“I know.” Dillon replied tersely. “I’m working out how.” He drummed his fingers impatiently against the table, concentrating.
“You got security, man. I can get five guys, at least, there in an hour if I have to. This is easy stuff.” Fang ear said.
“I know. Give me a minute.” Dillon thought a few more seconds, then nodded. “All right. Got it.” He dug a bag of thirty galleons out of his pocket and laid it on the table. “Thank you gentlemen. You will hear from me soon.” Then, without a glance backwards, he exited the building, his hands in his pockets.
Then men would hear from Dillon soon, though how soon was hard to tell. He always kept his word, but was vague, qualities that his contacts found both pleasing and annoying, depending on the day. Most put up with his strange comings and goings, the odd muggle places he asked them to meet at, and the hours he kept with only a slight sneer now and then. For all his oddities, Dillon was a useful friend to have, and more than once had proved his loyalty.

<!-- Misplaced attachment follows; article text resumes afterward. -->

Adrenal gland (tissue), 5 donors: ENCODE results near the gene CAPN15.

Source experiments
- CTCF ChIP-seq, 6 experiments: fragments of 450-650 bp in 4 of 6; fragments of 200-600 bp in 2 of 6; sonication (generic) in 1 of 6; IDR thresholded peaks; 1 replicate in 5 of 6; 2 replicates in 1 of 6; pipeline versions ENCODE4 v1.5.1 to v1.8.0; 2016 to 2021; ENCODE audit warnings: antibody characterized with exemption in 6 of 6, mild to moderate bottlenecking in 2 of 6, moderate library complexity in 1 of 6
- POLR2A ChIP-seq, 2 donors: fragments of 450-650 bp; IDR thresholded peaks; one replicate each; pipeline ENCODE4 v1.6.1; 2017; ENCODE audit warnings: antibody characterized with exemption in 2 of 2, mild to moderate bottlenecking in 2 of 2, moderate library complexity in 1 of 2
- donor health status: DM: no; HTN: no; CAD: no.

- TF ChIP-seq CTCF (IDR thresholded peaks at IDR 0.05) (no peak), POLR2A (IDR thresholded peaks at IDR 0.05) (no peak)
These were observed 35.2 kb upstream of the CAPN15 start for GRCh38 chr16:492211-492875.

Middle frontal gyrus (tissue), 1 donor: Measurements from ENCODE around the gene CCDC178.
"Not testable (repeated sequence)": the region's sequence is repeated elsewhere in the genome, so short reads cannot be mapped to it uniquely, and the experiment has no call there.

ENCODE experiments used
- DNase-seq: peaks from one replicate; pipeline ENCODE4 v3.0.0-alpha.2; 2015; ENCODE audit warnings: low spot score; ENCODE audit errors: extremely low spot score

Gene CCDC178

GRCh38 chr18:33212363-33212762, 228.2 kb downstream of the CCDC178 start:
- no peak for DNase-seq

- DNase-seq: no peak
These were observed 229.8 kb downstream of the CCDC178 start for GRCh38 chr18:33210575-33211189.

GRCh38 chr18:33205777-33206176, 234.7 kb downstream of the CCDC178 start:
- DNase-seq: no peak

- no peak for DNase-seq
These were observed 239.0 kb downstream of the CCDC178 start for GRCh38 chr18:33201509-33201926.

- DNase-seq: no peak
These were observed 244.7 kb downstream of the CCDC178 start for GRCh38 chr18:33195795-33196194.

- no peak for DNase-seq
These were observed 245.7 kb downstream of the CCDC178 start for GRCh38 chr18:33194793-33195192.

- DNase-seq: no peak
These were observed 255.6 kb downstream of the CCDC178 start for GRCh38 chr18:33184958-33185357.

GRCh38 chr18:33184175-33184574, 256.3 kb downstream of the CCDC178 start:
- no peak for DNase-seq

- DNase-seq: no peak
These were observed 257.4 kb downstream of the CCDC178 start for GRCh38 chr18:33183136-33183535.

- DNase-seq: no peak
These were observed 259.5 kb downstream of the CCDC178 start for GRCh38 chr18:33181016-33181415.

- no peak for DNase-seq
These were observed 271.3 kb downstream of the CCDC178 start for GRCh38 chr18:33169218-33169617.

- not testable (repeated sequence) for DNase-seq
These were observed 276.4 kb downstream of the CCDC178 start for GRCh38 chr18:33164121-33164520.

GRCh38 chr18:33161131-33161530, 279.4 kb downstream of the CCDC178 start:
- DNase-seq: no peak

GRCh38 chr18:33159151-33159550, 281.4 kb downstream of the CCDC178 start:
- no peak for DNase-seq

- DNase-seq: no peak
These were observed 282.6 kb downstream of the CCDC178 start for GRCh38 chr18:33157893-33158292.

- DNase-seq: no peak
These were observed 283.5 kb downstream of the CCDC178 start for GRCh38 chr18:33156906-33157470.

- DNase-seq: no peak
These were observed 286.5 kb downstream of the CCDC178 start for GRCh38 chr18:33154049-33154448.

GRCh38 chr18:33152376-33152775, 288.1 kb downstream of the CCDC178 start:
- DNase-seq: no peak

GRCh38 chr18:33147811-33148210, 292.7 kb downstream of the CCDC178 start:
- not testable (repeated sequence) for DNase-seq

News of his wedding had startled even his closest friends. It had been assumed, and with solid proof, that Dillon was not the marrying type. He had the occasional fling, but tended to use women more than respect them, and romantics were out of his league. He was intense, with a penetrating gaze that unnerved the timid, and more problems than answers. With the very fact of his marriage being surprising, the knowledge of who he was marrying sent most who knew him to the bottle to contemplate the mystery of fate. After all, the name Steshi was hailed through the country as high class and honorable, with enough Ministry Awards to fill a swimming pool.